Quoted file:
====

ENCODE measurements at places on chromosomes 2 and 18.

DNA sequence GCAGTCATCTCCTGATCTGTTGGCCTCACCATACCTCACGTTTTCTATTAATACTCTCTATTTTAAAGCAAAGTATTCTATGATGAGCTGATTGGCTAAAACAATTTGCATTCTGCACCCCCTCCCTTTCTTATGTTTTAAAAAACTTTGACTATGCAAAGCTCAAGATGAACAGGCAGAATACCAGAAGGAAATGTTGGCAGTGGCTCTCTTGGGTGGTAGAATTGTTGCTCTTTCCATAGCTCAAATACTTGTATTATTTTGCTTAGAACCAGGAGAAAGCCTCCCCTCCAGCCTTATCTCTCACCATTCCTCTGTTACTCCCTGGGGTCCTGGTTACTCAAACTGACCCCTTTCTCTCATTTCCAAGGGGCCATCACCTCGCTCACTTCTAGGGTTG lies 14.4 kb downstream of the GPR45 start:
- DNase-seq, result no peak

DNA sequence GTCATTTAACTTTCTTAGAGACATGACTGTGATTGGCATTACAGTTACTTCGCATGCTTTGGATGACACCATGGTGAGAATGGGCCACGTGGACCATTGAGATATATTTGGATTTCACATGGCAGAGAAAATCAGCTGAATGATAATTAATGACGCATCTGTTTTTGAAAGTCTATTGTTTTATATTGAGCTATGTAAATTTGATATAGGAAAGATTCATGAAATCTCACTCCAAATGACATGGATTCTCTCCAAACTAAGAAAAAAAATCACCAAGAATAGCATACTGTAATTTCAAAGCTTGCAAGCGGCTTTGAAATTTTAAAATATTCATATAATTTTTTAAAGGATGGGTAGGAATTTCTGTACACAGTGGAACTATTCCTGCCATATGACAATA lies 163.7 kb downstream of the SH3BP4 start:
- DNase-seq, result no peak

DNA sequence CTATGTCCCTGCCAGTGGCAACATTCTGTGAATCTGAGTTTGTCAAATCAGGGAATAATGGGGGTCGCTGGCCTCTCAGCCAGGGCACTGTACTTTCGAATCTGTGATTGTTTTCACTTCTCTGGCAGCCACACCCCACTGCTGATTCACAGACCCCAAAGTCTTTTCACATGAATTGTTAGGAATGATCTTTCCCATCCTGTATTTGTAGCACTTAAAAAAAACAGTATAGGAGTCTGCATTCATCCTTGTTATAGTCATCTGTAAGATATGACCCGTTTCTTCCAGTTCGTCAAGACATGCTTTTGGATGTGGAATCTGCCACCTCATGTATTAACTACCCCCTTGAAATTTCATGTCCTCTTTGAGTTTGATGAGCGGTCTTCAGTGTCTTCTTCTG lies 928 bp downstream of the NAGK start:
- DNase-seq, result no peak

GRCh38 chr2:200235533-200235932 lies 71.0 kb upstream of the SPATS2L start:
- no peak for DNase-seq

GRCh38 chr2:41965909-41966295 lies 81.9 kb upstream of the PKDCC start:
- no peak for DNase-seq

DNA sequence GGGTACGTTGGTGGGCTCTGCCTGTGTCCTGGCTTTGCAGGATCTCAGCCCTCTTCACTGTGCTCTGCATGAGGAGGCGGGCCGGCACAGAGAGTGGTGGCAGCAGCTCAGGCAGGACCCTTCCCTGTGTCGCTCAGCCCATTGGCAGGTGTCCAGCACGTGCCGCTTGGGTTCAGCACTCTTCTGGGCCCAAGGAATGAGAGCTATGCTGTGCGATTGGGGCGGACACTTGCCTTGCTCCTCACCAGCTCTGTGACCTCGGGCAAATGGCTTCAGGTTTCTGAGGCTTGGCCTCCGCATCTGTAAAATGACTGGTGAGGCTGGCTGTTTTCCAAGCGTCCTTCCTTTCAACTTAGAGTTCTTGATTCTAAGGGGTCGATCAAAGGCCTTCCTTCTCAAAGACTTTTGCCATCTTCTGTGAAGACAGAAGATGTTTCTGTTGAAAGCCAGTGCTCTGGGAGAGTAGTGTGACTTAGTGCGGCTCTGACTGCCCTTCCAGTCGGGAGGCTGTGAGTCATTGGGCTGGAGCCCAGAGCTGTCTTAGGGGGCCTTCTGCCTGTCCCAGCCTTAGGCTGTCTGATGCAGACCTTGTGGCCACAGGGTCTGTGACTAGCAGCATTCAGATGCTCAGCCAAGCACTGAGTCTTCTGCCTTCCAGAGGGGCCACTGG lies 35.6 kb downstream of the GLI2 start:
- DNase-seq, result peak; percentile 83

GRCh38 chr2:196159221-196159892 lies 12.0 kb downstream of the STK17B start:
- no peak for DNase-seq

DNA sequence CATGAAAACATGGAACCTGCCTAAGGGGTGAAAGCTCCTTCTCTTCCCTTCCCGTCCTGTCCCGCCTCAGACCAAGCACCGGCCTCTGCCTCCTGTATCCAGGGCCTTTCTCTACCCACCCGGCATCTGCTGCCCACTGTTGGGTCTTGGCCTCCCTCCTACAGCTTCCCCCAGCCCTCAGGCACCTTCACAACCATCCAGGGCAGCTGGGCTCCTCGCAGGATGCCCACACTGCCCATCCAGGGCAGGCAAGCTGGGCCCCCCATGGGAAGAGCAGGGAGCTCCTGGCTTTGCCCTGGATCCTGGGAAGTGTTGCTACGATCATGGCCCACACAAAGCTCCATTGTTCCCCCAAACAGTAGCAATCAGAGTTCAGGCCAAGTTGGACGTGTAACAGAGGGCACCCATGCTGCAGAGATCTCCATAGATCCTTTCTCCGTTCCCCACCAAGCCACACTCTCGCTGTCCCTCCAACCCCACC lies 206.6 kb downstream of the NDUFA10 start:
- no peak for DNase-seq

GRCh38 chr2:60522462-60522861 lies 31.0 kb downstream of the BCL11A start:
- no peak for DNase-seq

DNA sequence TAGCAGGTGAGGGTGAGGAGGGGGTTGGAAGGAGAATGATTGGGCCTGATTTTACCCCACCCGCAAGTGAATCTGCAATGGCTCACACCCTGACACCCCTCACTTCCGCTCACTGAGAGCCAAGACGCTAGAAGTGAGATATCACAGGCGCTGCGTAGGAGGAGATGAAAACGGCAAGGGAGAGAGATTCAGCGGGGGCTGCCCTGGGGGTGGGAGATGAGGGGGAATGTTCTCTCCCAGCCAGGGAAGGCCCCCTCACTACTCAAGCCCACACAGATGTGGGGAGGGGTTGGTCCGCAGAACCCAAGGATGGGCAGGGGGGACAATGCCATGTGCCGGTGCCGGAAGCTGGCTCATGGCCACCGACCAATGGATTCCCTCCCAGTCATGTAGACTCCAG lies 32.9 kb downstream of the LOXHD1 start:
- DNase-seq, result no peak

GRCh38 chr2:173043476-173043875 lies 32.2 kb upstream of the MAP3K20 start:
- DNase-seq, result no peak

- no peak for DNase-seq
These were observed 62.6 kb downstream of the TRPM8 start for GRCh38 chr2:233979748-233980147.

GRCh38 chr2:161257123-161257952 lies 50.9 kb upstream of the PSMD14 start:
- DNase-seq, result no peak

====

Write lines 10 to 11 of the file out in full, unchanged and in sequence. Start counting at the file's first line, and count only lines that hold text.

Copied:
GRCh38 chr2:41965909-41966295 lies 81.9 kb upstream of the PKDCC start:
- no peak for DNase-seq